After the August 7 Democratic debate, MSNBC reporter David Shuster weighed in with what the cable channel called a "truth squad" segment, ostensibly intended to fact-check various claims by the candidates. But the result had less to do with clarifying the facts than with protecting Bush from harsh criticism.
In concluding his report, Shuster singled out two candidates who "gave some untruthful descriptions of the Bush administration." He noted that Sen. Hillary Clinton, when asked "the first thing you would do as president to improve the recovery in New Orleans," responded that "the first thing I would do would put somebody in charge to actually cared about the people of New Orleans and the Gulf Coast." Shuster's other example was Sen. Joe Biden remarking, "We know how badly this president has ruined the country." In what way would those opinions be considered "untruthful"?
Shuster only said that using the word "ruin" was "pretty amazing" because it is "defined as irreparable damage, and for Joe Biden to say the nation is irreparably damaged, is ruined permanently, that is a bit of a stretch." It's not clear why Shuster uses the phrase "ruined permanently" if he thinks "ruin" is always permanent, but he might consider interviewing some residents--or former residents--of New Orleans about whether Bush has "irreparably damaged" the country.
Referring to Clinton, Shuster offered only that to "say that the Bush administration does not care about New Orleans, that's a leap." He did not explain why his insight into the personal feelings of government officials is superior to Clinton's.
Shuster also took on former Sen. John Edwards' statement that he had marched on 200 picket lines, though he did not attempt to debunk the claim. Instead, Shuster tried to cast doubt on Edwards' motives by citing a Chicago newspaper report that Edwards marched on one picket line for just 10 minutes, and was apparently recording part of it for a possible campaign ad.
Shuster surely knows what the schedule of a presidential candidate is like; if a candidate took any amount of time out of a campaign day to support a local labor dispute, he ought to be able to mention it without his "truthfulness" being attacked. It's unlikely that many of the striking workers that Edwards stopped by to support were unhappy with the attention that a visit from a national political figure brought to their cause.
And if Edwards actually has made 200 such appearances, that is a noteworthy expression of commitment to labor. But the approved media storyline on Edwards is that he's a hypocrite for expressing concern for poor and working people while being personally wealthy himself, so Shuster reflexively ridiculed him.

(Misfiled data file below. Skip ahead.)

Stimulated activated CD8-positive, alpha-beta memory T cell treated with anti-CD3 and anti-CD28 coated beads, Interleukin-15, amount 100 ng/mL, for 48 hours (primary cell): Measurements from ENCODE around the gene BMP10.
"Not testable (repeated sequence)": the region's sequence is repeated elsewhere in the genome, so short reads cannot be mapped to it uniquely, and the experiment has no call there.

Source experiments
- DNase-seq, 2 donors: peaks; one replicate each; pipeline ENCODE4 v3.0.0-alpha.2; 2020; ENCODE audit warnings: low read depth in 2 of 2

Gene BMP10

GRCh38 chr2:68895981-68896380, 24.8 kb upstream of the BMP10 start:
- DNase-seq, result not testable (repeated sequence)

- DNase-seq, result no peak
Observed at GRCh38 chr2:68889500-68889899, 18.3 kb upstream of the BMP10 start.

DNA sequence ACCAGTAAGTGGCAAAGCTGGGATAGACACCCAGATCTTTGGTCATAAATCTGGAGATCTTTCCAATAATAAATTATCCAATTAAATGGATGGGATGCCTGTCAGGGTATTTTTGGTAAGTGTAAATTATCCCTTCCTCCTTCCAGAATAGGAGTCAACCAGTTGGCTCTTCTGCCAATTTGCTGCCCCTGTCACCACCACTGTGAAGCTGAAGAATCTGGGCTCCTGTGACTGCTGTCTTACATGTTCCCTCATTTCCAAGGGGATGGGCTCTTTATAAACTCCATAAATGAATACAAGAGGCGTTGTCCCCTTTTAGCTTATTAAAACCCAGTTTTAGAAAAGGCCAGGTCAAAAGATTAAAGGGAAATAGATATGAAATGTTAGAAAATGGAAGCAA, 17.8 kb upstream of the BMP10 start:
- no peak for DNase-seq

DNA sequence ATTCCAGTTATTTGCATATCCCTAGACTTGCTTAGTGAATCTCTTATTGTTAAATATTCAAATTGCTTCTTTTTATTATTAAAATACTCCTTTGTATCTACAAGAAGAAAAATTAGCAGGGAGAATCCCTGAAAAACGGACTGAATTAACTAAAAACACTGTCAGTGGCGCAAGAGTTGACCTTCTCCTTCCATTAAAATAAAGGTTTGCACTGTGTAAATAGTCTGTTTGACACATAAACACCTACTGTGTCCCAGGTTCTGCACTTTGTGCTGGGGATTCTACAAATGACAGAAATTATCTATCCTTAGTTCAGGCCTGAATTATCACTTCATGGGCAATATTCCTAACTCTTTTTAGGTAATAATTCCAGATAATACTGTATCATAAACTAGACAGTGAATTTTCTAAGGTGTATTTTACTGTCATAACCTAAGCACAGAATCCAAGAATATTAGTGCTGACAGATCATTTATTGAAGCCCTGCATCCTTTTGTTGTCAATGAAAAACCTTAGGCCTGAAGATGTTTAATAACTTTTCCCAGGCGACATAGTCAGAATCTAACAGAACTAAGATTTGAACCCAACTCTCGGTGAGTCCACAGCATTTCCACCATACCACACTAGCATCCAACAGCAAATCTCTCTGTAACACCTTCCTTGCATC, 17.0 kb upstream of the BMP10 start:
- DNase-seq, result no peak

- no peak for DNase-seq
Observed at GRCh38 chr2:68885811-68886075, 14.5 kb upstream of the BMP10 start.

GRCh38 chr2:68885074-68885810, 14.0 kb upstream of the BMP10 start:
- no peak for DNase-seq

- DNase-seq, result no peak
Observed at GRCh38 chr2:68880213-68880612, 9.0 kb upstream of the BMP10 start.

In response to Edwards' remark, "I was on a picket line on Saturday. I was on a picket line on Sunday," Shuster reported, "John Edwards was in fact on a picket line on Saturday and he may have been on two picket lines." The fact that Shuster was unable to determine whether or not a presidential candidate surrounded by media was on a picket line two days before his report calls into question his ability to fact-check anything.
The other aspect of the debate that Shuster examined was a dispute between Sen. Christopher Dodd and Sen. Barack Obama over a recent speech in which Obama said that if the United States has "actionable intelligence about high-value terrorist targets" in Pakistan, and Pakistani president Pervez Musharraf "won't act, we will." Dodd claimed that Obama had made the "dangerous" suggestion "that going in unilaterally here into Pakistan is somehow in our interest," to which Obama responded by saying, "I did not say we would immediately go in unilaterally. What I said was that we have to work with Musharraf."
Shuster sided with Dodd, stating that "Obama is incorrect and Dodd is right on this one." As proof, MSNBC aired a clip from Obama's speech:
Shuster concluded, "Barack Obama was misleading tonight about his own speech." However, the clip did not contradict Obama's assertion that he did not propose to intervene unilaterally in Pakistan "immediately." Nor did Shuster note the parts of Obama's speech where he encouraged working with Musharraf, such as supporting his efforts to invest in secular education.
The exchange between Dodd and Obama actually highlighted a substantive difference between Democratic candidates on a difficult question: On the one hand, Obama is suggesting that it might be worth violating the sovereignty of a volatile, nuclear-armed nominal ally in order to go after Al-Qaeda leaders, while Dodd is suggesting that it might sometimes make sense to allow terrorists to continue operating in safe havens.
Discussing the pros and cons of these approaches in terms of U.S. security and world peace might make for a fruitful discussion. Treating it as a "gotcha" moment does little to help voters make up their minds about which candidate to back--and the same could be said of Shuster's report as a whole.